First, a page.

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When a lack of supply tends to force prices upward. In particular, when prices of a stock or commodity futures contracts start to move up sharply and many traders with short positions are forced to buy stocks or commodities in order to cover their positions and prevent (limit) losses. This sudden surge of buying leads to even higher prices, further aggravating the losses of short sellers who have not covered their positions.
Copyright © 2012, Campbell R. Harvey. All Rights Reserved.
A situation in which a rapid increase in demand coupled with a small supply causes a stock price to rise significantly. This occurs most commonly in small companies with relatively few shares outstanding.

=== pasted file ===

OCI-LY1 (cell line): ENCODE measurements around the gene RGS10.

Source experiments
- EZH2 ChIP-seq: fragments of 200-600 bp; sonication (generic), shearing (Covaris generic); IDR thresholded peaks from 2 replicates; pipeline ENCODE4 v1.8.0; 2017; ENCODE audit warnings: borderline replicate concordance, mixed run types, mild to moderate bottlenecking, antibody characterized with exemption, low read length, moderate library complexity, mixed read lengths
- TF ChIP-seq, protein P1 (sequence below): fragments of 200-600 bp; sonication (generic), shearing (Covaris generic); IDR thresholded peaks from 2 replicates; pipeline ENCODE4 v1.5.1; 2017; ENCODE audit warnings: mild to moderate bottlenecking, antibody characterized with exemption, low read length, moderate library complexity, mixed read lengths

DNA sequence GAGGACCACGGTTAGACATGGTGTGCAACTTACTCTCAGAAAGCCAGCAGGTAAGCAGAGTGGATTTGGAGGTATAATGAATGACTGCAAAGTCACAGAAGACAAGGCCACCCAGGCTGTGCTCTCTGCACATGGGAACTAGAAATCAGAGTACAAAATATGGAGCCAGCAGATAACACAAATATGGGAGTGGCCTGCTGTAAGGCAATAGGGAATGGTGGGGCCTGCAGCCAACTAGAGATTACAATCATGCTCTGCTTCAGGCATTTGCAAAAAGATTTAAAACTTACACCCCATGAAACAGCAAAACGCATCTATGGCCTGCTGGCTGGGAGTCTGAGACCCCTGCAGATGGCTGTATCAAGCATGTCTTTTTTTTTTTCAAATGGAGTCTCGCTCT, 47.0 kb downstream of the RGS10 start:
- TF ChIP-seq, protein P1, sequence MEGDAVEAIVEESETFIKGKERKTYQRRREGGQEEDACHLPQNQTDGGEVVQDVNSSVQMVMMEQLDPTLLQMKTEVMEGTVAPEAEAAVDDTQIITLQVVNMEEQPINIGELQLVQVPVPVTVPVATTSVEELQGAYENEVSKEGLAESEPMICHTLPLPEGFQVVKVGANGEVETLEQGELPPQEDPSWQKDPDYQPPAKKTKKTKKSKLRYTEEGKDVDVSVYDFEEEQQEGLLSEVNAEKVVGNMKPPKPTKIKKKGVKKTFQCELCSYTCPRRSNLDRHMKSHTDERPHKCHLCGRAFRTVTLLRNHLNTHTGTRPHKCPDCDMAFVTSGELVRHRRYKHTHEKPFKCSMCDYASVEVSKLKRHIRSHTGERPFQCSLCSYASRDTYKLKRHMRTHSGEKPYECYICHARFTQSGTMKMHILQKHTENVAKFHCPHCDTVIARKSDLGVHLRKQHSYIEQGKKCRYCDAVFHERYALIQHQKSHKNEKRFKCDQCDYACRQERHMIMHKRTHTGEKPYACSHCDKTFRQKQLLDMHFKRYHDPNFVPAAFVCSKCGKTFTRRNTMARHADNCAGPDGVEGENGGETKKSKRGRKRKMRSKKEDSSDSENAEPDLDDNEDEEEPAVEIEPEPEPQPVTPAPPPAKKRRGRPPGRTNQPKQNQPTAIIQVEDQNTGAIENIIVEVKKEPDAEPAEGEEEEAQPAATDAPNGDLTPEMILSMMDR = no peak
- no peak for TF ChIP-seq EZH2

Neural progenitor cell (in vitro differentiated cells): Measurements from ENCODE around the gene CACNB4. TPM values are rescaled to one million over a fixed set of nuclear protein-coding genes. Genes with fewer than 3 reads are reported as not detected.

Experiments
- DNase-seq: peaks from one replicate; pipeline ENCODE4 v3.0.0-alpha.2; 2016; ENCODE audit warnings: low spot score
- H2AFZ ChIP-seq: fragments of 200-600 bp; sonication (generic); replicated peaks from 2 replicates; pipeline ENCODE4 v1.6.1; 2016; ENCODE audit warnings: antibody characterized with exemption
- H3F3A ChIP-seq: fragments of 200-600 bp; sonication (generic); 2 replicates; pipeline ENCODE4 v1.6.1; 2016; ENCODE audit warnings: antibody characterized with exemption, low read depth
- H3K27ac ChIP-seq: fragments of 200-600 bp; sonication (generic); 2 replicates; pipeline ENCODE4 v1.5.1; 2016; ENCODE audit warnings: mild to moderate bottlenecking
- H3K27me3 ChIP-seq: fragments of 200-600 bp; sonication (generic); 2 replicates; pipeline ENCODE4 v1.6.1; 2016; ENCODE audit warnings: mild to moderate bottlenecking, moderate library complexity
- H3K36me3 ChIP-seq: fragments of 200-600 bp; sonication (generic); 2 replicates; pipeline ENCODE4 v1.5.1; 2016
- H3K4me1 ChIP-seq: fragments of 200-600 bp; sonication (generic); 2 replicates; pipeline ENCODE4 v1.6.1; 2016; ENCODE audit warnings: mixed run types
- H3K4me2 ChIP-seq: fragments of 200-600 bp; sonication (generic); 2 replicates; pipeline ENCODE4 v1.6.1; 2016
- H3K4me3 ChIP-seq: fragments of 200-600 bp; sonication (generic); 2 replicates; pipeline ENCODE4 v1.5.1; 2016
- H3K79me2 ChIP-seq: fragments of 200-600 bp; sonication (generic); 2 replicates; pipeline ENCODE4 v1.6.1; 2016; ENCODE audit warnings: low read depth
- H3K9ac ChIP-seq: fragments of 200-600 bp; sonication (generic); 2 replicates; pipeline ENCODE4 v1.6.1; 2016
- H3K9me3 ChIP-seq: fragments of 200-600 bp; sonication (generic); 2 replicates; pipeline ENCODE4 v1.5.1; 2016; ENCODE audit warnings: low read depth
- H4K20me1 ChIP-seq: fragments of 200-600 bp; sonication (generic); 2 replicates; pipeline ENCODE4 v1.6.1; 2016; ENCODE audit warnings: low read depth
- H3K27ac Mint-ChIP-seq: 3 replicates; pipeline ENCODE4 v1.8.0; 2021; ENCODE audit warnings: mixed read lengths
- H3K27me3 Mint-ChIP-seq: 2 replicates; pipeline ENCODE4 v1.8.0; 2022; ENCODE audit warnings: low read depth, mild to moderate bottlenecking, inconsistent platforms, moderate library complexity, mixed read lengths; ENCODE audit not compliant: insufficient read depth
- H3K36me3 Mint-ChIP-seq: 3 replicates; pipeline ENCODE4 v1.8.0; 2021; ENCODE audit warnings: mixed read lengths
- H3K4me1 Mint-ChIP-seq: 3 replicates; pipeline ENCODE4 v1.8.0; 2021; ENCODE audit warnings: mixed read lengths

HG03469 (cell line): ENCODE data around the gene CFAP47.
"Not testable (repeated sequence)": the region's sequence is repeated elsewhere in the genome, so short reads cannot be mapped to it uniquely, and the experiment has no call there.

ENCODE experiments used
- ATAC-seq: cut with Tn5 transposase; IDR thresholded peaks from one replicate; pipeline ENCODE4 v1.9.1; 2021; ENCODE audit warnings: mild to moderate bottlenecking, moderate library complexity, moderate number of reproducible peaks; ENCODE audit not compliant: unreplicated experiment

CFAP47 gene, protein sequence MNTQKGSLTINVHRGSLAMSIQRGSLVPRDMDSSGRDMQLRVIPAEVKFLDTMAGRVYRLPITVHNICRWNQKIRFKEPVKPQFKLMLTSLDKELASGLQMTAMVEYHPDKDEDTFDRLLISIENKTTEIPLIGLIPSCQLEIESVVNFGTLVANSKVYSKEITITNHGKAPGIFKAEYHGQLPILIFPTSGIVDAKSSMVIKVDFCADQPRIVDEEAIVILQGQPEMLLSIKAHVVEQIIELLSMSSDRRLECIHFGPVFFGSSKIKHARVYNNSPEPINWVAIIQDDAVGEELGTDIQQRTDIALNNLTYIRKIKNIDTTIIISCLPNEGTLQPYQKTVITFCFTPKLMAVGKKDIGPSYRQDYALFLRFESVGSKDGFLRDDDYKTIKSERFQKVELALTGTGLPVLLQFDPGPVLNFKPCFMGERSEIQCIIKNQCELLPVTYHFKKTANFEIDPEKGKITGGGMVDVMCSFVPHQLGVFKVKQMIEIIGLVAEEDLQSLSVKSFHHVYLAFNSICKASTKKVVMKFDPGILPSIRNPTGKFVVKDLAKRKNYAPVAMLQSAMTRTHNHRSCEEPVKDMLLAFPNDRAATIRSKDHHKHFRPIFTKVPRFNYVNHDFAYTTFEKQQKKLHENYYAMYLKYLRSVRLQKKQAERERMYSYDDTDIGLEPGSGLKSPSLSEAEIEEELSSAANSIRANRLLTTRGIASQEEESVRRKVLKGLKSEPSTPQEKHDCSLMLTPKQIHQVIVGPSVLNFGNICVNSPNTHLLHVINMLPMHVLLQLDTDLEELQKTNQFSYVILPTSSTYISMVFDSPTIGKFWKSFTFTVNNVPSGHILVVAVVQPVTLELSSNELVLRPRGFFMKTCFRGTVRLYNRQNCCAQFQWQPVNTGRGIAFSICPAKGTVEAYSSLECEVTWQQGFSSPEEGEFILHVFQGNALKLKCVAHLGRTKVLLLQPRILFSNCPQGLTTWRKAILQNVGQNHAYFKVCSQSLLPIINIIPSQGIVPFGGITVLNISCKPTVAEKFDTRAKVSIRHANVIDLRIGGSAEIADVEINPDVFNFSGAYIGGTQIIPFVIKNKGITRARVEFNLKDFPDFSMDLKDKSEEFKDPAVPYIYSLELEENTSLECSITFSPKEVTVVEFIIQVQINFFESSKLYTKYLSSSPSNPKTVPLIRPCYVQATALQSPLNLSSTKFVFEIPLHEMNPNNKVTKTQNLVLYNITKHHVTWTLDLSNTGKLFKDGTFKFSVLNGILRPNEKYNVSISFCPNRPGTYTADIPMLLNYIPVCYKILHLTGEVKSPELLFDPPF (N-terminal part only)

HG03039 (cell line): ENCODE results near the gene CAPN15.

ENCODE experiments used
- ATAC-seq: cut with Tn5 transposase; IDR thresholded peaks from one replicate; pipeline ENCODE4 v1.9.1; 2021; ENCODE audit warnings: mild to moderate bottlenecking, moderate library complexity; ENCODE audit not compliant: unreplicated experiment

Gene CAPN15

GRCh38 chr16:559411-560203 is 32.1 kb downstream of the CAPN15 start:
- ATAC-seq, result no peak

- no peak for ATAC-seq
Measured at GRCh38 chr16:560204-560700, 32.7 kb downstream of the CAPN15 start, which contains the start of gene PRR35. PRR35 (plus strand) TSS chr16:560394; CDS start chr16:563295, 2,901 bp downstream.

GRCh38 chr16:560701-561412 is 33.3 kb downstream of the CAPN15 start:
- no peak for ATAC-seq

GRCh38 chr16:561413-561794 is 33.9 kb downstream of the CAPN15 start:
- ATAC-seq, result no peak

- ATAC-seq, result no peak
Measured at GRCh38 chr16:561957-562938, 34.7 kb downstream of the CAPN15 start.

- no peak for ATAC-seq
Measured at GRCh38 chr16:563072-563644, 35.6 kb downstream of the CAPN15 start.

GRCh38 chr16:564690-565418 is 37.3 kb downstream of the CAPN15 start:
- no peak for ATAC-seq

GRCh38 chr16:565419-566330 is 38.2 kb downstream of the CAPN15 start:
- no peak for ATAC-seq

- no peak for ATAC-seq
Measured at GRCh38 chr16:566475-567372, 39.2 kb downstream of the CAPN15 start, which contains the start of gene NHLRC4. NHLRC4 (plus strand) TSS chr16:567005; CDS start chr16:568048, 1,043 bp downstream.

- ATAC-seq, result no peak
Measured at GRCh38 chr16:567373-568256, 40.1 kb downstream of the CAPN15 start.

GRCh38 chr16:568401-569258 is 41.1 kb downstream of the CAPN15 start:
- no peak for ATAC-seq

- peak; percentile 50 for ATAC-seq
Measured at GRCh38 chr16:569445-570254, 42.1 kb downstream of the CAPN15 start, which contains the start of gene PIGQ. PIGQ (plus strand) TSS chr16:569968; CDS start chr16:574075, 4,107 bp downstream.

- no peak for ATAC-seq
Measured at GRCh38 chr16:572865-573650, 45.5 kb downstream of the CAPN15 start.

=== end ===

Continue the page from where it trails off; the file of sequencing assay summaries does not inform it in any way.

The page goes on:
Farlex Financial Dictionary. © 2012 Farlex, Inc. All Rights Reserved
The pressure on short sellers to cover their positions as a result of sharp price increases or difficulty in borrowing the security the sellers are short. The rush to cover produces additional upward pressure on the price of the stock, which then causes an even greater squeeze. Also called squeezing the shorts.
Wall Street Words: An A to Z Guide to Investment Terms for Today's Investor by David L. Scott. Copyright © 2003 by Houghton Mifflin Company. Published by Houghton Mifflin Company. All rights reserved. All rights reserved.